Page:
Why space is such a big deal in Colorado

KUSA – A label saying “Made in Colorado” should be attached to the spacecraft Osiris Rex.  

Another saying “Designed in Colorado” should be added to the Atlas V Rocket.  

It should come as no surprise that the Centennial State plays such a large role in space exploration.

On Thursday, Osiris Rex began its mission to sample an asteroid.   

It will spend the next four years traveling to the space rock Bennu.   

Once there, the spacecraft will gather gravel that could hold clues to the origin of life – and then begin its three year trek back to earth. 

Colorado is playing a huge role and has for years.  

The rocket that launched Thursday was designed by United Launch Alliance engineers in Centennial. 

Osiris Rex, the spacecraft that will scoop dust from the asteroid, was built in Littleton by Lockheed Martin.  

All this comes on the heels of the successful Juno mission to Jupiter, also a Lockheed and ULA achievement.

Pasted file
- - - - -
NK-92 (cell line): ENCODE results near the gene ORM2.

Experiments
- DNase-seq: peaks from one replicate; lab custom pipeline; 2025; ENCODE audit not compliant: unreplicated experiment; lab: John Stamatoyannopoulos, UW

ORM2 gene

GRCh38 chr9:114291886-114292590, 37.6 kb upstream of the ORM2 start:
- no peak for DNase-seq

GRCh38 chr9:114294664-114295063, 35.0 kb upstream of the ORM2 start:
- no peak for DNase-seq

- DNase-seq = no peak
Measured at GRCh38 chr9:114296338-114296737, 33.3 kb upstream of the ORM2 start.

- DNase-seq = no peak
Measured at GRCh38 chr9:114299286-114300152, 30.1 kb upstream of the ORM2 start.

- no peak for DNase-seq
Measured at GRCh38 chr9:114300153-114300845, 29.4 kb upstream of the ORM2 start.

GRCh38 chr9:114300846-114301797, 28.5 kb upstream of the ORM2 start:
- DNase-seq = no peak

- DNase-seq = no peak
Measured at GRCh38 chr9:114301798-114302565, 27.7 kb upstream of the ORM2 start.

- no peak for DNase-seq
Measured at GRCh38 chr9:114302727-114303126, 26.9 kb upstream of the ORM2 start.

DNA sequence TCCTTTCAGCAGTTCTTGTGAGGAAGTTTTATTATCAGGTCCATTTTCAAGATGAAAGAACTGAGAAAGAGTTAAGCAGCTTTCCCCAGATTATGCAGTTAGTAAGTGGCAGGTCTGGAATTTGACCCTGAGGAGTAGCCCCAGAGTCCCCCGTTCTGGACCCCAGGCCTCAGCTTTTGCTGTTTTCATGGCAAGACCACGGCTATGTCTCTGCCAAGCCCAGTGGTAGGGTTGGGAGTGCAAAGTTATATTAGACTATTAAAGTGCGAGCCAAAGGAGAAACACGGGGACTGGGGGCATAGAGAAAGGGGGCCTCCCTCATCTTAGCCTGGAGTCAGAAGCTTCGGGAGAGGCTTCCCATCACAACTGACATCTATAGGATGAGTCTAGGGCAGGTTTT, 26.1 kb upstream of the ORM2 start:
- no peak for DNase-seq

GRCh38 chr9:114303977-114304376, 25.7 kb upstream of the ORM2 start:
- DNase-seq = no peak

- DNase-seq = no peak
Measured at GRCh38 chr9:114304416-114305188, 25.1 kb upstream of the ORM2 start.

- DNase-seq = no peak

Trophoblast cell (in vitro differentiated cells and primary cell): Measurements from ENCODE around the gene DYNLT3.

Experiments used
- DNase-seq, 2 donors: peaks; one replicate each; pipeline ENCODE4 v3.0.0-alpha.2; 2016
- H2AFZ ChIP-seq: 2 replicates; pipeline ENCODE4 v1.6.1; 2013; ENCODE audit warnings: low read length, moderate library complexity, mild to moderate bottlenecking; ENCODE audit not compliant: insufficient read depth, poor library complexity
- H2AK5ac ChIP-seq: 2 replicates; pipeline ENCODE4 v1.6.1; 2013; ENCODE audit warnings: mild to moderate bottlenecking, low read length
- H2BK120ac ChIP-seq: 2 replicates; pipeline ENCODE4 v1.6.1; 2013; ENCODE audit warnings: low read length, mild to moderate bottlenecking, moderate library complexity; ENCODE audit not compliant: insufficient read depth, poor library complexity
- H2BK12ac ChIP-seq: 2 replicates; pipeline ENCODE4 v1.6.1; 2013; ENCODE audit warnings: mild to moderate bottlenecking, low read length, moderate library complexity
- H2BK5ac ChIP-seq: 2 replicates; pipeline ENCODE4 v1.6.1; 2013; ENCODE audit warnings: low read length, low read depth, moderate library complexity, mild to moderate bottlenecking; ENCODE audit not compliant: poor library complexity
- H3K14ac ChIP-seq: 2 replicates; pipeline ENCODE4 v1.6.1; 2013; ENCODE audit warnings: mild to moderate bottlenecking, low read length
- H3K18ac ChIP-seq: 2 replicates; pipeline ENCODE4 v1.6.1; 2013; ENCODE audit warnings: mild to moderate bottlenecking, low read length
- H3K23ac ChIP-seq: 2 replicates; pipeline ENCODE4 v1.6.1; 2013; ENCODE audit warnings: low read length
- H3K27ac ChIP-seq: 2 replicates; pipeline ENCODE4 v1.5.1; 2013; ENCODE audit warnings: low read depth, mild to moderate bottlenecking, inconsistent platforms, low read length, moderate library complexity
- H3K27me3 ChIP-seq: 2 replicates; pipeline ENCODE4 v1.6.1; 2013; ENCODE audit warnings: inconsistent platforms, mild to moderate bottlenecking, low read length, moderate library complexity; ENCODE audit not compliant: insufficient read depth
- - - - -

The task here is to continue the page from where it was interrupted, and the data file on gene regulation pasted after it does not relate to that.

So in the space world, Colorado’s kind of a big deal.  


“Currently, it’s our ability to attract a highly-qualified workforce,” Vicky Lea with the Colorado Space Coalition said. “So for our aerospace employers, a high quality, educated workforce is imperative.”

You can partly thank Millennials.

They are the lifeblood of eight major space contracting companies in the state. 

“Colorado is unique that we’re the only major aerospace state without a NASA center,” Lea said. “So perhaps that’s why people don’t attribute Colorado as an aerospace state.” 

The industry has generated 162,000 space-related jobs. 

The average salary is $129,000 a year.  

The coalition says Colorado’s fascination with space was born out of fear of the Russians.  

“Back in the 1950s at the height of the Cold War, the Glenn Martin company actually established operations in Waterton Canyon which was a very secure location to develop Titan missiles,” Lea said.

The mountains, she says, were out of the USSR’s reach.  A few years later, the Air Force Academy was established. Then came other military space installations and high tech companies.   

Colorado’s fascination with the skies hasn’t stopped. 

Look no further than Osiris Rex to see the proof that in Colorado, we don’t have a problem. 

The Colorado Space Coalition says, the aerospace industry brings in approximately 3$.2 billion in payroll to the state annually.   

Some of that money went to the folks who help built that rocket and Osiris Rex that launched into space this evening.  

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